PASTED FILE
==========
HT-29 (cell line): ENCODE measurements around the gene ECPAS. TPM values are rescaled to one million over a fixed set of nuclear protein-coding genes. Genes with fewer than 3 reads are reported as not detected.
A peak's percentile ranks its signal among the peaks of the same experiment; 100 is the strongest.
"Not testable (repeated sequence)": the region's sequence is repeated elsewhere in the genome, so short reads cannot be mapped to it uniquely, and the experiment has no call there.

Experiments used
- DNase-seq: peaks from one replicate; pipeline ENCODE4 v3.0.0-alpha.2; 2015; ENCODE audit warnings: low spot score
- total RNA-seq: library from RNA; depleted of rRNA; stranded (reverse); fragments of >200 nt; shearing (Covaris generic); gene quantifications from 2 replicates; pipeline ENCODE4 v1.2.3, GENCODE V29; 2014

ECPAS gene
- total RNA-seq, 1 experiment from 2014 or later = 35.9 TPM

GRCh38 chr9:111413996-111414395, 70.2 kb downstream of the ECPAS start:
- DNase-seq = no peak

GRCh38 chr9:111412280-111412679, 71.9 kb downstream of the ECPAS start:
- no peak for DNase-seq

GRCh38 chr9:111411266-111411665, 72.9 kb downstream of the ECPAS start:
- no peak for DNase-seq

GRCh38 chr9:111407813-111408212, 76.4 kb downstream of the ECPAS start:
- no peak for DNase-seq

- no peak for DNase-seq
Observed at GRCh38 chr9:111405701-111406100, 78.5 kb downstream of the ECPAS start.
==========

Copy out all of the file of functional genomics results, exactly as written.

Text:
HT-29 (cell line): ENCODE measurements around the gene ECPAS. TPM values are rescaled to one million over a fixed set of nuclear protein-coding genes. Genes with fewer than 3 reads are reported as not detected.
A peak's percentile ranks its signal among the peaks of the same experiment; 100 is the strongest.
"Not testable (repeated sequence)": the region's sequence is repeated elsewhere in the genome, so short reads cannot be mapped to it uniquely, and the experiment has no call there.

Experiments used
- DNase-seq: peaks from one replicate; pipeline ENCODE4 v3.0.0-alpha.2; 2015; ENCODE audit warnings: low spot score
- total RNA-seq: library from RNA; depleted of rRNA; stranded (reverse); fragments of >200 nt; shearing (Covaris generic); gene quantifications from 2 replicates; pipeline ENCODE4 v1.2.3, GENCODE V29; 2014

ECPAS gene
- total RNA-seq, 1 experiment from 2014 or later = 35.9 TPM

GRCh38 chr9:111413996-111414395, 70.2 kb downstream of the ECPAS start:
- DNase-seq = no peak

GRCh38 chr9:111412280-111412679, 71.9 kb downstream of the ECPAS start:
- no peak for DNase-seq

GRCh38 chr9:111411266-111411665, 72.9 kb downstream of the ECPAS start:
- no peak for DNase-seq

GRCh38 chr9:111407813-111408212, 76.4 kb downstream of the ECPAS start:
- no peak for DNase-seq

- no peak for DNase-seq
Observed at GRCh38 chr9:111405701-111406100, 78.5 kb downstream of the ECPAS start.